Argentina head coach Gerardo Martino resigned on Tuesday, deepening the chaos in the frustrated squad a month before the Olympics after its star striker Lionel Messi also quit.
In a statement published by the Argentina Football Association (AFA), Martino said he and his coaching staff quit due to management disputes in the body and difficulties in getting the squad together in time for the Olympics.
The blow came less than two weeks after Messi said he was quitting following defeat to Chile in the Copa America Centenario, sparking demonstrations by fans desperate for him to stay.
The crisis in the national squad laid bare managerial squabbles in the AFA that are blamed for disrupting the organization of Argentina’s favorite sport.
Martino’s decision was “due to the lack of clarity in the naming of new leaders for the association and the serious inconveniences in forming a squad to represent the country in the coming Olympic Games,” the statement said.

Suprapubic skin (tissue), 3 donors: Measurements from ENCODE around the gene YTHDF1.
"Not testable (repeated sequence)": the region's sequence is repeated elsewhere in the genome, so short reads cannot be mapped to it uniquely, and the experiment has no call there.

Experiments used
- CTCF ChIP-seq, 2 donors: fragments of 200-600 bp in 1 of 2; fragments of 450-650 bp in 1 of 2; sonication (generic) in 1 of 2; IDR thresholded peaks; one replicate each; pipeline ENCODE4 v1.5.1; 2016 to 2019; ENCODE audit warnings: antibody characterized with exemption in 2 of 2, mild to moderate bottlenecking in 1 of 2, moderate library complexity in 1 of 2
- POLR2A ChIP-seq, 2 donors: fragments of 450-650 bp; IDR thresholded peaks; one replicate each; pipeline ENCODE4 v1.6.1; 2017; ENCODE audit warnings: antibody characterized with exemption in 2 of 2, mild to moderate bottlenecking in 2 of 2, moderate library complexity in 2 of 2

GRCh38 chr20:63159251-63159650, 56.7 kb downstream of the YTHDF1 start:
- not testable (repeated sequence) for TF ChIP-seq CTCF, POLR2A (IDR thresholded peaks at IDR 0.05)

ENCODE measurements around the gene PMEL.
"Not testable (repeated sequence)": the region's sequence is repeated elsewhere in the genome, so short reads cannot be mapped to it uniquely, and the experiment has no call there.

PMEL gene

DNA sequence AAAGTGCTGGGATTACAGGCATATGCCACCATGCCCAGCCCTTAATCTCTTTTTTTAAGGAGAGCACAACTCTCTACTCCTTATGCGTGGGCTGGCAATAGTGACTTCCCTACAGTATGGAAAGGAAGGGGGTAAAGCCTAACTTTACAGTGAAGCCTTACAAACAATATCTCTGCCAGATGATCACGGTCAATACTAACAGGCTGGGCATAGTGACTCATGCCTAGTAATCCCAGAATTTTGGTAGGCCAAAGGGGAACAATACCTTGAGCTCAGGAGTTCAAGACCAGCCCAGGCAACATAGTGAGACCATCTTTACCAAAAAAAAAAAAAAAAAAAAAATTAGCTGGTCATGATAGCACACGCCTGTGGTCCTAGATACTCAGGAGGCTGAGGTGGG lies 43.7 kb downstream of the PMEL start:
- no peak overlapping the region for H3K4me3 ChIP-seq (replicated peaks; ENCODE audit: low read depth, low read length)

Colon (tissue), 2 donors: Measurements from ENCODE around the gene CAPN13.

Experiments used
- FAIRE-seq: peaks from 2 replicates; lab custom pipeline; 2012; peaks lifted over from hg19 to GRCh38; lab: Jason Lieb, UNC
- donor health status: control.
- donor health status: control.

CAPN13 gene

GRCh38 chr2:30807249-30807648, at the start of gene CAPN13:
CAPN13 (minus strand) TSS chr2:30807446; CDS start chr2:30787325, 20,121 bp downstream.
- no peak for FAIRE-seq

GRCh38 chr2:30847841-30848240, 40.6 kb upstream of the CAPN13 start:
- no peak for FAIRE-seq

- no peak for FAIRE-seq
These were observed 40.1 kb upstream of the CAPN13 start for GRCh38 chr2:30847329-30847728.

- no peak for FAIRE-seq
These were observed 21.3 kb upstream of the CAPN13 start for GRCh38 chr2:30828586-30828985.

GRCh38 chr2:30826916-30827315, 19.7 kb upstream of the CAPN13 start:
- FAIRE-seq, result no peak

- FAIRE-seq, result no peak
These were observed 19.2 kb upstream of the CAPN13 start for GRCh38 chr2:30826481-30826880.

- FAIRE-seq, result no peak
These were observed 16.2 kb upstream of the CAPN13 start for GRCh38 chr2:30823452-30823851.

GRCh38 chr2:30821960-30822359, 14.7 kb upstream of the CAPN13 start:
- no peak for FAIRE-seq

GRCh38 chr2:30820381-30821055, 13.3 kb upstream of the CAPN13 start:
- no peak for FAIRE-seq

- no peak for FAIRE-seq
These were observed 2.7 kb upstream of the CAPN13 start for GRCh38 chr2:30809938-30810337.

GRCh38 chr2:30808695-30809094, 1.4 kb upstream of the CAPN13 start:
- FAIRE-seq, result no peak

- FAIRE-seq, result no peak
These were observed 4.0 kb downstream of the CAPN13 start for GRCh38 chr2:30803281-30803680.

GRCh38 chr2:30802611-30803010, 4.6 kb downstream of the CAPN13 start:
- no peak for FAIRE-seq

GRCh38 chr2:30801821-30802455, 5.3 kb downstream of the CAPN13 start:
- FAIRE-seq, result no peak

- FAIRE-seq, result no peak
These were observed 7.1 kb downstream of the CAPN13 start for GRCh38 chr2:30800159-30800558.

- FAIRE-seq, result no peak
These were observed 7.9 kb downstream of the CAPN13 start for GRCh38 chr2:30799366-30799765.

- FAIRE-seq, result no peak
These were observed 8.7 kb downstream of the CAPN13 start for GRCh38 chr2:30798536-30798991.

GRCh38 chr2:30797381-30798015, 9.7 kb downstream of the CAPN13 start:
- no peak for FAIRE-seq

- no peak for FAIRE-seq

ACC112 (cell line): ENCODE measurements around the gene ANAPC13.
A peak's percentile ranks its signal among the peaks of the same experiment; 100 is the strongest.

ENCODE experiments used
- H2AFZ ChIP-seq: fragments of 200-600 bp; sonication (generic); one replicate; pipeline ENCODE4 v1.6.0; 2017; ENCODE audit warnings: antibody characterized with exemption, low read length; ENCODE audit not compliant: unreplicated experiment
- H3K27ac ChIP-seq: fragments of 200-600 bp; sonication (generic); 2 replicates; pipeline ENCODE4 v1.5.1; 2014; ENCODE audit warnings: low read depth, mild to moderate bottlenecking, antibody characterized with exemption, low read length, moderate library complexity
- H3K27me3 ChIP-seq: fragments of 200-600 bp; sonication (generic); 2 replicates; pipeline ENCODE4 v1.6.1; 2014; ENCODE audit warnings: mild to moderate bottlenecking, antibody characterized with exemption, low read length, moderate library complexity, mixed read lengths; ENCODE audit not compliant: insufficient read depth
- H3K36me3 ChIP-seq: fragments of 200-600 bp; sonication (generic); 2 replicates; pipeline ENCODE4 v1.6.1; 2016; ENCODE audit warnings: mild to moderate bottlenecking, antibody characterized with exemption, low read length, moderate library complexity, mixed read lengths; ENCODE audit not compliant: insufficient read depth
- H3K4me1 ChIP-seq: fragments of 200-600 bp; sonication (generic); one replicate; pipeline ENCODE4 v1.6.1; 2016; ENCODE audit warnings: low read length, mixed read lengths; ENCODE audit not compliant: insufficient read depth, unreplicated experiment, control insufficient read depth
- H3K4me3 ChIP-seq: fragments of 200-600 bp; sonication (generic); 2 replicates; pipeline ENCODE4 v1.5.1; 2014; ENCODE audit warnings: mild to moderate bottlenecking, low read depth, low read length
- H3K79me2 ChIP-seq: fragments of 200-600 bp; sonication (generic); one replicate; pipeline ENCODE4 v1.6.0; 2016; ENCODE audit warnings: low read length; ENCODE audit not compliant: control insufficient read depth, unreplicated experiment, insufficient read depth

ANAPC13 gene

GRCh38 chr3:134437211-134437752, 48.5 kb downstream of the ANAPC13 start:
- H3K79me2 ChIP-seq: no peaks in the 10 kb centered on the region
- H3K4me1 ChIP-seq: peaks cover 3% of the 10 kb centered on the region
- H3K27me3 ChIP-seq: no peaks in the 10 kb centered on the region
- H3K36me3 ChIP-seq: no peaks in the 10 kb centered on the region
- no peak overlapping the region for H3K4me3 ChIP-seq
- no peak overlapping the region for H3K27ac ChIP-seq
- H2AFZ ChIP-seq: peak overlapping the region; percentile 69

Argentine media said Martino was frustrated at clubs not releasing players for the national squad.
Key players, such as Paulo Dybala of Juventus and Mauro Icardi of Inter, have not been released.
The June 26 defeat this year was Argentina’s third consecutive loss in a major international final. They have gone 23 years without a major title.
“Losing again is too great a pain,” Martino said after that defeat.
As well as clubs in Spain, Ecuador and Chile, he played briefly for Argentina, but was eclipsed by his contemporary Diego Maradona.
He guided Paraguay as far as the quarter finals of the 2010 World Cup as its national coach.
He returned as coach to his first club, Newell’s Old Boys, and won the Argentine league with them in 2013 before a single trophy-free season with Spanish giants Barcelona.
Meanwhile, the AFA is in crisis and its management has been criticized by the likes of Messi and Maradona.
Before leaving for the Copa in the US, Martino said that the AFA owed him six months’ pay.
Former AFA head Luis Segura quit last week amid a dispute over how the leagues should be organized. Major clubs want to break away and form a “super-league” to get bigger broadcasting revenues.
The president of the Argentine Olympic Committee, Gerardo Werthein, said on the radio shortly before Tuesday’s announcement that there was “50 percent chance” Argentina would miss the Olympic soccer competition.
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